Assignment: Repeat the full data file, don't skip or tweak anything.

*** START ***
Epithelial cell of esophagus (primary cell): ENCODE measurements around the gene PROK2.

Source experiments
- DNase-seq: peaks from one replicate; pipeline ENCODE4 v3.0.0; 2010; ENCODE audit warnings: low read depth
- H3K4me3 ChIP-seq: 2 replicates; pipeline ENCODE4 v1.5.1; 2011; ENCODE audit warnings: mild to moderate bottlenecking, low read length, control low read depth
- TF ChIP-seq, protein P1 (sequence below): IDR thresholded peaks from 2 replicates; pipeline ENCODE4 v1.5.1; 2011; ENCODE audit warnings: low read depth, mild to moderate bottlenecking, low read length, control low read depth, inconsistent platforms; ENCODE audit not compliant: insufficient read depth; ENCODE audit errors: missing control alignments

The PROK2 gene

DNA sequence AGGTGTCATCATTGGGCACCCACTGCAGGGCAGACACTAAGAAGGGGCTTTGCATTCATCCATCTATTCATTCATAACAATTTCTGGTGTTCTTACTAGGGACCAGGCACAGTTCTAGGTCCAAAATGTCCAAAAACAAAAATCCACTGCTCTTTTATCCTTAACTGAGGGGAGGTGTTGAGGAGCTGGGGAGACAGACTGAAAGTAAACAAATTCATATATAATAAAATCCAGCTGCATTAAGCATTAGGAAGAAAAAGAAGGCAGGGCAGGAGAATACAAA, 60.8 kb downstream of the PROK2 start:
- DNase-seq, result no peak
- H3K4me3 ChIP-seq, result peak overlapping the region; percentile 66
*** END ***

Epithelial cell of esophagus (primary cell): ENCODE measurements around the gene PROK2.

Source experiments
- DNase-seq: peaks from one replicate; pipeline ENCODE4 v3.0.0; 2010; ENCODE audit warnings: low read depth
- H3K4me3 ChIP-seq: 2 replicates; pipeline ENCODE4 v1.5.1; 2011; ENCODE audit warnings: mild to moderate bottlenecking, low read length, control low read depth
- TF ChIP-seq, protein P1 (sequence below): IDR thresholded peaks from 2 replicates; pipeline ENCODE4 v1.5.1; 2011; ENCODE audit warnings: low read depth, mild to moderate bottlenecking, low read length, control low read depth, inconsistent platforms; ENCODE audit not compliant: insufficient read depth; ENCODE audit errors: missing control alignments

The PROK2 gene

DNA sequence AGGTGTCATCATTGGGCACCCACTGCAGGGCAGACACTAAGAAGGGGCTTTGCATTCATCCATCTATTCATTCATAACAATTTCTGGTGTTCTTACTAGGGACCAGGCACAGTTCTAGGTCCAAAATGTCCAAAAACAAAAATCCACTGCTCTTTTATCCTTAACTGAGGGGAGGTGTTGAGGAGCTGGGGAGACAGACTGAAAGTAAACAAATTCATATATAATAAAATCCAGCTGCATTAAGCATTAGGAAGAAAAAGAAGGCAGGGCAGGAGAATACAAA, 60.8 kb downstream of the PROK2 start:
- DNase-seq, result no peak
- H3K4me3 ChIP-seq, result peak overlapping the region; percentile 66